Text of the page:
This week, this topic has weighed especially on my heart. Yesterday was President's Day, and our normal play heaven was overrun with kids - particularly older kids, who pay no mind to two year olds on the prowl. Then today, at play group, a similar situation happened on a smaller scale. My charge is Mr. Chill, so nothing traumatic occurred. But my blood boiled at the older kids who repeatedly climbed up the slide so that the little kids could not go down it, or the name calling between kids, or the general rough-housing.
More infuriating for me, however, was watching the lack of follow-through from Moms. They would tell their child to stop something, and when they didn't, they let it go and kept talking to other Moms.
I agree that there are times to pick your battles with your kids. I do not agree with letting your child walk all over you and other kids. If you tell someone to not do something, and they do not listen to you, you should respond. Not in an angry or aggressive way, but a firm way. I like to ask the 5 year old why she did not listen to me, why I'm asking her to listen to me, and why she acted that way. Making children conscious of their actions is very important; otherwise, it does and will transfer into adulthood.
|See what Calvin's Dad is doing here?|
But I also know, from being a nanny, that your child is not "just that way." Every child is going to act out and be rebellious and not want to take a bath or brush their hair or eat their vegetables or wear sunscreen, but that is why you are the adult and they are the child. I may consider my charges to be my little friends, but I am also in charge of them. I have to take care of them and protect their well-being, and the only way I can do that is if they listen to me.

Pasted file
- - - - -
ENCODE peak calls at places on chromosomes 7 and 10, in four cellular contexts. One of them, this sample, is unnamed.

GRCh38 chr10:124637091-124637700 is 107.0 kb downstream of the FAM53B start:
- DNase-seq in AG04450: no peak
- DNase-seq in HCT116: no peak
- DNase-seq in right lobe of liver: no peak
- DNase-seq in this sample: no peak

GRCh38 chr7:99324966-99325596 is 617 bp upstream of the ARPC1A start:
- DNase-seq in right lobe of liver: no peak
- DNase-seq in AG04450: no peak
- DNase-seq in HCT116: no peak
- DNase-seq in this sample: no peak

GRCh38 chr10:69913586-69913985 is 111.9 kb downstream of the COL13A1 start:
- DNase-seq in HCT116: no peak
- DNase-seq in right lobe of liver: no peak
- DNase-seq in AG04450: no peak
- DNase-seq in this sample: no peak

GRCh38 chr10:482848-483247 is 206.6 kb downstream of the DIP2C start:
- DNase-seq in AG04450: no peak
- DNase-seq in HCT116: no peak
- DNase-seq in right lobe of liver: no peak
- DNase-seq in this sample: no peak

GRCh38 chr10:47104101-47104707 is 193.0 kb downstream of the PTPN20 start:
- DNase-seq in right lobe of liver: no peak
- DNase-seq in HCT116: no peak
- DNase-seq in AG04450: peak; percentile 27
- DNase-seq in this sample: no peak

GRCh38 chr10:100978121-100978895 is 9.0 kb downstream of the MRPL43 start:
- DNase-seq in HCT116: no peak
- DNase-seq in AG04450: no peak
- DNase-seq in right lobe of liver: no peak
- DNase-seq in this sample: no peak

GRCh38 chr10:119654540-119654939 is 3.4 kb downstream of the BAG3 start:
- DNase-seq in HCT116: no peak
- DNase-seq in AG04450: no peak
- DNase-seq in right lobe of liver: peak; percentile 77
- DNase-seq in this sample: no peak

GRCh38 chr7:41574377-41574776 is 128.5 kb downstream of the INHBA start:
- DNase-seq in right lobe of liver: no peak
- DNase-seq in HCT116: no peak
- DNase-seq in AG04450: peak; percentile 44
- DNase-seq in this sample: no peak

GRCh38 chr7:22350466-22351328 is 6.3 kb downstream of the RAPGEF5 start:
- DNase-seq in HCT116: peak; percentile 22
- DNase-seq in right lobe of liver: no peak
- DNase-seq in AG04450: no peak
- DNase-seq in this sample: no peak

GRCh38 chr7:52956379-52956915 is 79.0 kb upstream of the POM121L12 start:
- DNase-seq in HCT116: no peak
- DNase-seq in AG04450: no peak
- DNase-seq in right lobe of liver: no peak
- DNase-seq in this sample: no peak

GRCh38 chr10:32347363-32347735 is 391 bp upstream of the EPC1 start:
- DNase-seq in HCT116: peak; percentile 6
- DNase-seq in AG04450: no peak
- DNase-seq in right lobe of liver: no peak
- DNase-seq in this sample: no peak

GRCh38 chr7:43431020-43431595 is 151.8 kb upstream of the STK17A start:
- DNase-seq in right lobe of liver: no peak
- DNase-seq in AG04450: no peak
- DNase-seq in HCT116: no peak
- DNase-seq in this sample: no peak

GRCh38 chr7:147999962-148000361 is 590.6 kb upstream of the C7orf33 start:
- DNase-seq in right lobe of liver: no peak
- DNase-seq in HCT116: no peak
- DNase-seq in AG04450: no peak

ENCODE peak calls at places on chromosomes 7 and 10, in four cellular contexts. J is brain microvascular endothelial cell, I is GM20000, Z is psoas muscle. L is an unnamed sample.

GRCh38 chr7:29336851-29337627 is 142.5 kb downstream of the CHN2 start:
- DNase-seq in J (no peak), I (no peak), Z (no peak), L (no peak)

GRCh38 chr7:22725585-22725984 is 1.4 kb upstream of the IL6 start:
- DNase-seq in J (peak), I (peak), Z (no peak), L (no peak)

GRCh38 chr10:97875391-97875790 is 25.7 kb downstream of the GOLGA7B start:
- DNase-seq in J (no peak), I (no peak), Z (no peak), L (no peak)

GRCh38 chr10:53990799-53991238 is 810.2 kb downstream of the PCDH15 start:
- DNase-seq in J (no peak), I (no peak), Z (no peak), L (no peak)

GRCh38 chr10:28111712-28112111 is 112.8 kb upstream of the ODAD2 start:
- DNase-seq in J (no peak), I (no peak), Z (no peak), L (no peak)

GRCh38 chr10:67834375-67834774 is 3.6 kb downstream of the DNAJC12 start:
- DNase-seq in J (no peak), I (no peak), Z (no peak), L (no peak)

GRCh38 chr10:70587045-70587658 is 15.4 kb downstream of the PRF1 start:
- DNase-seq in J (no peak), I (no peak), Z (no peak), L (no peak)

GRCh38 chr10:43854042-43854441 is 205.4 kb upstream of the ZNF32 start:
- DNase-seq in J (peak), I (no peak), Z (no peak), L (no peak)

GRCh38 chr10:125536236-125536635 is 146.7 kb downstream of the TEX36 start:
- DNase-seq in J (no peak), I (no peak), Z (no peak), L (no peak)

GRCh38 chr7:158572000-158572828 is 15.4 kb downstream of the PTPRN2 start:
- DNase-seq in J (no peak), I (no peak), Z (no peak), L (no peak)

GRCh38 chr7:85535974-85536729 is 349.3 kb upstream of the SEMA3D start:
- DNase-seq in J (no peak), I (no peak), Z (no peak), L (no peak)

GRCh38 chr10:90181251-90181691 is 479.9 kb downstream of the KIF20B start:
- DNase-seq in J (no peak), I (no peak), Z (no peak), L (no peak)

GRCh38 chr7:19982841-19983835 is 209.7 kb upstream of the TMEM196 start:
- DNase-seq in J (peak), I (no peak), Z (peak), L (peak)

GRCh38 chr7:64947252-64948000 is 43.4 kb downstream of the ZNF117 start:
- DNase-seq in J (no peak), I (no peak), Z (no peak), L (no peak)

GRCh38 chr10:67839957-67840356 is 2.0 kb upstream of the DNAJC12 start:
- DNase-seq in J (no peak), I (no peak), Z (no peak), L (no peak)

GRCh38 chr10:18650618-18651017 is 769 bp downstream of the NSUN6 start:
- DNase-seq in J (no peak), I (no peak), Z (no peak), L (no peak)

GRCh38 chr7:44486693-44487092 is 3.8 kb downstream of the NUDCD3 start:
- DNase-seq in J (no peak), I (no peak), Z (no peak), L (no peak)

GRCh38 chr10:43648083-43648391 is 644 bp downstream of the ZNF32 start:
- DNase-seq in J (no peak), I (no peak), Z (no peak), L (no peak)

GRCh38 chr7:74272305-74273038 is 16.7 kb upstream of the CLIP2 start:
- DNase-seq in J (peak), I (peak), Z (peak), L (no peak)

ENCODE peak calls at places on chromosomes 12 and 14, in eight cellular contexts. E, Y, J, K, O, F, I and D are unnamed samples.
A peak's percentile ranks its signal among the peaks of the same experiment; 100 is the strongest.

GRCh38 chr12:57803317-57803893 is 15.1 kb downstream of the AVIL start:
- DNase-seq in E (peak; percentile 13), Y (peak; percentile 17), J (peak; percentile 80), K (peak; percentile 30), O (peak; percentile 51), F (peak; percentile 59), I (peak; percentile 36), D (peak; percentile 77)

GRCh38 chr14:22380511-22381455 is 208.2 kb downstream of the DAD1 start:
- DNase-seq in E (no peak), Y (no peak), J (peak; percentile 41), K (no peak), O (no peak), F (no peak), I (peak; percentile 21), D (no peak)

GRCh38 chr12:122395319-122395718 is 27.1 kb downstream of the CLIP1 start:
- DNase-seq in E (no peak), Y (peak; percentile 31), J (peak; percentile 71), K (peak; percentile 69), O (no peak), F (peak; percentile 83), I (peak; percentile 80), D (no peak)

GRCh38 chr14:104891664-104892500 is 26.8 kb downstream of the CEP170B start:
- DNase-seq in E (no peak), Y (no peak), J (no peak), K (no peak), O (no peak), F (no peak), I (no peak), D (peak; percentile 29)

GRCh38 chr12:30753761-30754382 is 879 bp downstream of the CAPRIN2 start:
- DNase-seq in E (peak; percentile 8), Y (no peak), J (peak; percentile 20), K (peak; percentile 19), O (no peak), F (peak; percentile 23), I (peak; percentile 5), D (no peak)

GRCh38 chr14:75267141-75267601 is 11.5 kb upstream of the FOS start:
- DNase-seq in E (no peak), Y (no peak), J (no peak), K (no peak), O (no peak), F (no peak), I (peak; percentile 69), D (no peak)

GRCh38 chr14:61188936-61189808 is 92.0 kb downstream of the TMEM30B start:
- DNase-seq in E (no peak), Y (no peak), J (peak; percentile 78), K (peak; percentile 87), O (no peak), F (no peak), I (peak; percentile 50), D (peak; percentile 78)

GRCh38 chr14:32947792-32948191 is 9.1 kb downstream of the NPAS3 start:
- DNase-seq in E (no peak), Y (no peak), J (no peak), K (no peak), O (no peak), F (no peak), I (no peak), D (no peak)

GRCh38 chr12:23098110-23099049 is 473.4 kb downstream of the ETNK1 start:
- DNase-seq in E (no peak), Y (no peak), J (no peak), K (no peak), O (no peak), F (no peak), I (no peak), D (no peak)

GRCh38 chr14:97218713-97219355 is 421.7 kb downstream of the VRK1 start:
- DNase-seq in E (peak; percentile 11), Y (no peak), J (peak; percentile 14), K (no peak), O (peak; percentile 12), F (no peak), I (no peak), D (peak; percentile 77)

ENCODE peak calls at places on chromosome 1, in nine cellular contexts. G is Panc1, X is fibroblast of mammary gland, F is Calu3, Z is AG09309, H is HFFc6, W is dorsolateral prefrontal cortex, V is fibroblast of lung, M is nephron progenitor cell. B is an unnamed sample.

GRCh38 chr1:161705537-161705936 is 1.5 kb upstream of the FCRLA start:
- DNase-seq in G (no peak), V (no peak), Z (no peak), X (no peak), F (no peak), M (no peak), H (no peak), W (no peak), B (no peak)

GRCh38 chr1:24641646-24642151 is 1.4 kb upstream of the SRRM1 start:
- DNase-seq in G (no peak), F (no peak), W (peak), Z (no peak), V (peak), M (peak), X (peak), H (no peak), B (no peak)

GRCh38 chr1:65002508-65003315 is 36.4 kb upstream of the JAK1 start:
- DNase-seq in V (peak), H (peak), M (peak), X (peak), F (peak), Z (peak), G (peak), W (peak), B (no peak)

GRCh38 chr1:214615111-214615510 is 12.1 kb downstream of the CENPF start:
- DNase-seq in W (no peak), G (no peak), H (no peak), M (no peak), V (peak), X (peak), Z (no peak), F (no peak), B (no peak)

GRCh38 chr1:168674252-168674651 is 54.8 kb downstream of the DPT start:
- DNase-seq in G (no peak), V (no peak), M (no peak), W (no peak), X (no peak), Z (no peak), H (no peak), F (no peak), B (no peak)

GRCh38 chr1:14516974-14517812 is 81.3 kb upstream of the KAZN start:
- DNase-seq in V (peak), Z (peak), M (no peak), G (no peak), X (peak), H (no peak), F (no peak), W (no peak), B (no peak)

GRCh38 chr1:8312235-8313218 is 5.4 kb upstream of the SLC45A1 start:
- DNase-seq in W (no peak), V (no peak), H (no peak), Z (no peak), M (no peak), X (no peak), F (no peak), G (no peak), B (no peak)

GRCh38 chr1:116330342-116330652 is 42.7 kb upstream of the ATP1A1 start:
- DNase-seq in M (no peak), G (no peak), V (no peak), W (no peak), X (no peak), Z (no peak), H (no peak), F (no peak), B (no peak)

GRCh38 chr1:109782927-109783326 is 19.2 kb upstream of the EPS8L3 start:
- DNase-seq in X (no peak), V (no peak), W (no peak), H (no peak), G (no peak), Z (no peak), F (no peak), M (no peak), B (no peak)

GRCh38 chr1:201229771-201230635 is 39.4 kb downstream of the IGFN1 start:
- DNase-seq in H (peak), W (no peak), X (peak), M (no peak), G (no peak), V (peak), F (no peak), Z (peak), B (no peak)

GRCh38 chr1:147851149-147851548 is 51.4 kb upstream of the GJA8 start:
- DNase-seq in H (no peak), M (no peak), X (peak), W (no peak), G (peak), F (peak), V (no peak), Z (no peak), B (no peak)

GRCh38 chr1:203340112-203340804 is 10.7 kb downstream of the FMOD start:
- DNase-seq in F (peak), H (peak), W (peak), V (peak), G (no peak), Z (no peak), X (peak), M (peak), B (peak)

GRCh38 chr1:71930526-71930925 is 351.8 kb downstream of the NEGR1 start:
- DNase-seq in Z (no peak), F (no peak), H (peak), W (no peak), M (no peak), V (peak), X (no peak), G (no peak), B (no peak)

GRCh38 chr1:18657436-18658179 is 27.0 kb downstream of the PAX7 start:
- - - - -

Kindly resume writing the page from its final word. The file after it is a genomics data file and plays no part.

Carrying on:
This June, I'll be with my family for over a year and a half. Every time one of the kids listens to me especially well or asks my permission before they run off or says please/ thank you, my heart bursts with pride. They didn't always do these things, and I drum it into them in a loving way. Because that's how kids learn: by example and constant reminders.
Moms, when you're out with your kids, try to put yourself in another caretaker's place: if your child is acting out and hindering other children from enjoying themselves, please step up and set an example of how people should act around people, big and small. It's what this nanny would do!